Their anger and resentment will only intensify. The question now is whether Europe’s leaders will cling to a project that has failed even more spectacularly than its critics imagined, or have the statesmanship to provide a way out for those who conclude they have to go.
The euro is going to need a financial Article 50 – a way of providing for exit, which shares the costs of leaving and gives international help to those departing a scheme they should never have joined. Of course, the mere admission that such thinking is necessary would damage confidence in the single currency.
It would mean going back on the dream of the 1990s. That is why no one in authority in the eurozone will want to admit that they need to invent an orderly exit. It is anathema to them – the collapse of their beliefs. But those who have trapped entire countries in a vast, failed experiment have a responsibility to help them get out.
In the long, sad history of bad ideas, one of the worst was the creation of a single currency without having first created a fiscal union with a central government. This should have been able to smooth out differences in economic growth and development, with more prosperous states subsidising weaker ones via the transfer of capital and developmental projects.
Anyone with a basic understanding of economic history knew this, and many said so, often repeatedly. However, Germany and France did not want a fiscal union of very different nations, with long and often rivalrous histories in the post-WWII environment. Similarly, there was little support for a superstate of Europe among the various European populations. It was, however, a political ambition of many European leaders.
Europe’s best idea during the recovery following WWII was the creation of the European Common Market. What could be better than an economic zone in which citizens of the new European democracies were able to travel and trade freely with each other? It worked well in terms of GDP growth and a reassuring harmony among the region’s populations. It also had the blessings of other democracies around the world, but it was not a global power.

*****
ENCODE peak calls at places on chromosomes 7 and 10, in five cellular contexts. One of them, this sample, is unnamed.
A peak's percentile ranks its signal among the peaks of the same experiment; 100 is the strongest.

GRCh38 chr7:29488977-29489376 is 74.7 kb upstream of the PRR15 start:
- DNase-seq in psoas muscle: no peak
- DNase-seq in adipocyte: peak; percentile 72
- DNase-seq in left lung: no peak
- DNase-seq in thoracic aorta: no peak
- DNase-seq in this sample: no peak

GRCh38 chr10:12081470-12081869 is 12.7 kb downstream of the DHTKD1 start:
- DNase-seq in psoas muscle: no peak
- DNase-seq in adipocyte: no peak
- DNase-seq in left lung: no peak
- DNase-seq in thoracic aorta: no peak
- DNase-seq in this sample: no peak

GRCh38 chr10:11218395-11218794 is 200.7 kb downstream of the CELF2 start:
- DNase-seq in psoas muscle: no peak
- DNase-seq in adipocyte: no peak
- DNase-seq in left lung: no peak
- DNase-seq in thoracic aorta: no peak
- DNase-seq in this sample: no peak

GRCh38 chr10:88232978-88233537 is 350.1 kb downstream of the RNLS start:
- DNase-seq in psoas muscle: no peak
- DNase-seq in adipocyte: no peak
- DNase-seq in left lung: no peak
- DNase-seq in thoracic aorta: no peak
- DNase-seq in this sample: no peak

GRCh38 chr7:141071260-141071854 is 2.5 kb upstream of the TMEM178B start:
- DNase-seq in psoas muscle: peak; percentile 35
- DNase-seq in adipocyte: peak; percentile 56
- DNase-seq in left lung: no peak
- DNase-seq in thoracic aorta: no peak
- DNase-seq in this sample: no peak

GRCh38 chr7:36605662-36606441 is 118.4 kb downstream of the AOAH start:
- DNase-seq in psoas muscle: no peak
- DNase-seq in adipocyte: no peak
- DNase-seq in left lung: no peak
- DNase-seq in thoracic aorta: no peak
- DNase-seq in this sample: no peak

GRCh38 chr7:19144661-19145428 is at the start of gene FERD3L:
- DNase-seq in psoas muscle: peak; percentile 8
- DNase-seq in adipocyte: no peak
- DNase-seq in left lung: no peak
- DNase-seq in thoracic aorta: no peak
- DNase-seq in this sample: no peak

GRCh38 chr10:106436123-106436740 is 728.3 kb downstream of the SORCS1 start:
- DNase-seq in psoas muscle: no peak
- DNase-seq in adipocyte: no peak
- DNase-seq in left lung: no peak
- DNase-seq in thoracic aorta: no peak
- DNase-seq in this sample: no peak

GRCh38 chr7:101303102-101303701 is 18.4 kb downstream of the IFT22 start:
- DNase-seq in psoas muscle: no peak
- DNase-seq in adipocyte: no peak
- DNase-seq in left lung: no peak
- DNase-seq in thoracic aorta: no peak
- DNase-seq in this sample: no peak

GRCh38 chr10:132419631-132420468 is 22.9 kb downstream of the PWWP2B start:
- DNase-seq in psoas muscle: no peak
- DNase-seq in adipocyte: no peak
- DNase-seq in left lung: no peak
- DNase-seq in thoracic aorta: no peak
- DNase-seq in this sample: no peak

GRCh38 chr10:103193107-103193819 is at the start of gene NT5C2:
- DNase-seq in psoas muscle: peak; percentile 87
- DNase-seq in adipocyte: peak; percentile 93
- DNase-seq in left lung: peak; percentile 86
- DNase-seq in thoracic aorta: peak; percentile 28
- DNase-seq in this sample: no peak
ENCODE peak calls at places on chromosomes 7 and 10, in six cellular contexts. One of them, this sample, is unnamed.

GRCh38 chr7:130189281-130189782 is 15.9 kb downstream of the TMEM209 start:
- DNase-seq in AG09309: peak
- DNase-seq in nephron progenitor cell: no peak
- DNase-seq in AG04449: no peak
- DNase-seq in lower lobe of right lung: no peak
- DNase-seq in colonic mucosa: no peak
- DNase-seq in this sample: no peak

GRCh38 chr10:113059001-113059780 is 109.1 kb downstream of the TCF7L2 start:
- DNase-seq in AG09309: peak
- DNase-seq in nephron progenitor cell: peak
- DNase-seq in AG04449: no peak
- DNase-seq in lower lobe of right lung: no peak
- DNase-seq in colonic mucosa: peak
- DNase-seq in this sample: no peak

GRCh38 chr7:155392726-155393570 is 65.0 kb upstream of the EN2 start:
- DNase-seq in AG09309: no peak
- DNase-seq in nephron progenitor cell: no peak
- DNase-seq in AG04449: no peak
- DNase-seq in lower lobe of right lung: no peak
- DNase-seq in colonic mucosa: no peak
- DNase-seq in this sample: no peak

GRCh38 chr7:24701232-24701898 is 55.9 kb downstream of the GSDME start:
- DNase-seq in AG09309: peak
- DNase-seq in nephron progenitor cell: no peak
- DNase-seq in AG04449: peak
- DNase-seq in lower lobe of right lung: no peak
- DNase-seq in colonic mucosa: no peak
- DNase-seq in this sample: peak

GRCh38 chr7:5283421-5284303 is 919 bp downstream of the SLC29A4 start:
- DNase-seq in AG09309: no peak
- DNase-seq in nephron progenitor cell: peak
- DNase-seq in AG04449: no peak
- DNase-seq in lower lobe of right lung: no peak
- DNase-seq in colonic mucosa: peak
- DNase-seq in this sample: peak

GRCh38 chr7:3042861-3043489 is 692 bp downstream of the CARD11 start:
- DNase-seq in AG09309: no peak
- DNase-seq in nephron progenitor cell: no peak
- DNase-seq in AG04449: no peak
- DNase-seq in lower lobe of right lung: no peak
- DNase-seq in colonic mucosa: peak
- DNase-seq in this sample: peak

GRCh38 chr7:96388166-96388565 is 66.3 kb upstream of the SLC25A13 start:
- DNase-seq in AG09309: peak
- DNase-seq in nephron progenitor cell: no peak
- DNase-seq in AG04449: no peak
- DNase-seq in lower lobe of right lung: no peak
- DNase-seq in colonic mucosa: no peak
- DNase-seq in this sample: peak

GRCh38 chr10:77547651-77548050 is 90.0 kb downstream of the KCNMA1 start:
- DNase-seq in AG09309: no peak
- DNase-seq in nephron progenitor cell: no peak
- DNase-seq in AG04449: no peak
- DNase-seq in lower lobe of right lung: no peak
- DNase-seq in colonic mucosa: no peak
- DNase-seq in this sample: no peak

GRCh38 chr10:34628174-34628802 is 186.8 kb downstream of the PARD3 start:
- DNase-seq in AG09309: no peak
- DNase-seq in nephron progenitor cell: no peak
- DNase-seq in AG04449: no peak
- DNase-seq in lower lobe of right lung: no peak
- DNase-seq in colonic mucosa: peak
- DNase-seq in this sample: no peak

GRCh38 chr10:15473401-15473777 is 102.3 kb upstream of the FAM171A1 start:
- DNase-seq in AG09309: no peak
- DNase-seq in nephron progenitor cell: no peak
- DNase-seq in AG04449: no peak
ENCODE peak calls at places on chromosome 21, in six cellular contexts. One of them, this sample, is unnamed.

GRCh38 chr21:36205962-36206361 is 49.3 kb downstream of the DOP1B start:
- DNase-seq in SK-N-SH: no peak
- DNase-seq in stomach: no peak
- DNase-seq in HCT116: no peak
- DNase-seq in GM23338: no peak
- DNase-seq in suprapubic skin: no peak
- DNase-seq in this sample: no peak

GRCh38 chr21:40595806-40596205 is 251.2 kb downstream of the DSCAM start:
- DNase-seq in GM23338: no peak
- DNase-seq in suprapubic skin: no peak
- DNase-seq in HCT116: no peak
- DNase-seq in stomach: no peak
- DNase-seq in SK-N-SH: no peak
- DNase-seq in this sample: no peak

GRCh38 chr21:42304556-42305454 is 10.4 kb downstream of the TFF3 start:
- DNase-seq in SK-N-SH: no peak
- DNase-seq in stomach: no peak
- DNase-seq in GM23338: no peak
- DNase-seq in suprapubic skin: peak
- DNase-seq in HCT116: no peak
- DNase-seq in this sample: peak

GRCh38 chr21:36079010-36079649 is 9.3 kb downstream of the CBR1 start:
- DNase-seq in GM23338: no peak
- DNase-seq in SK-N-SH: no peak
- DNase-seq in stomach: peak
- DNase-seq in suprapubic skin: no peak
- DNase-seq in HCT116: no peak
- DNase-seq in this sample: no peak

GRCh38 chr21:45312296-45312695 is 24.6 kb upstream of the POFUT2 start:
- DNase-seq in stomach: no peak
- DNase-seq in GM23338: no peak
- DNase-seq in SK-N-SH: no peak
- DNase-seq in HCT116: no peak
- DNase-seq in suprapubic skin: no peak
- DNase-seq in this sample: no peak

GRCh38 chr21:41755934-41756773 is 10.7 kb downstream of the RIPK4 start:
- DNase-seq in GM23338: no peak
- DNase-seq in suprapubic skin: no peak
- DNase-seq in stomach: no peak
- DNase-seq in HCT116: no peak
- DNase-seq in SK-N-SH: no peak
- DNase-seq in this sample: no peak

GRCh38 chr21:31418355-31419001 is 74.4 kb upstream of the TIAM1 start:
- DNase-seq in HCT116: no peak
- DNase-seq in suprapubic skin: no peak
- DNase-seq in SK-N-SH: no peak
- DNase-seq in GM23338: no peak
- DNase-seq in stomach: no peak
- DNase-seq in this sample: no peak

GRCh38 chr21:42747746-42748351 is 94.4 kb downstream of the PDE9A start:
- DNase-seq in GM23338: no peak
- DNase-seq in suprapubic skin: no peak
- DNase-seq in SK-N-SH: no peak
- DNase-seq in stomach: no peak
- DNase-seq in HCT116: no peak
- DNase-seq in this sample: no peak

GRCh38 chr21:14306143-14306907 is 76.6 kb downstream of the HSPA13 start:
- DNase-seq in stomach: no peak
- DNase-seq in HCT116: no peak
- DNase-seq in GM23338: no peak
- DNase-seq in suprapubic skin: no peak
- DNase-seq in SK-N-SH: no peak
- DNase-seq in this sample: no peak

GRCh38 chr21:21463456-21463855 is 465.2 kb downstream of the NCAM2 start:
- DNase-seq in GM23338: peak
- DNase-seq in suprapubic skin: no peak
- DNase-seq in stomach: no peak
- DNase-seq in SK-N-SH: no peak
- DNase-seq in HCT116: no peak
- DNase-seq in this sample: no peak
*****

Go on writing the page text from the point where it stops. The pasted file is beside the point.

Convergence first started to go wrong in the exchange rate mechanism (ERM) introduced in 1979, misguidedly intended to reduce currency swings and create monetary stability in Europe. ERMs will reduce currency differentials but at the cost of growth in less competitive economies which are required to keep their currencies within specified boundaries and no longer have the freedom to devalue. This was made tighter when it became the European Currency Unit (ECU) in 1995.
The introduction of the euro in 1999 has been a disaster for all but Germany, as most people now know. The EU has consistently underperformed economically and the unemployment levels in Southern European Countries are obscene. The headline above describes Italy as a poor country. Yes, it is today but Italy was quite prosperous prior to the European ERM, the ECU and now the Euro.
The important question today, emphasised by William Hague above, is whether the EU’s leaders from Germany, France and the unelected Brussels bureaucracy have the statesmanship to assist Italy and any other countries which wish to leave the Euro, to do so without suffering unnecessarily punitive damages.
(Please note: I emboldened a paragraph in the portion of William Hague’s article above.)
(See Also: It’s time Blair, Major and Clegg spared us their patronising guff on Brexit, by Allison Pearson of The Telegraph)
PDFs of the two articles are posted in the Subscriber's Area.
This section continues in the Subscriber's Area.
Back to top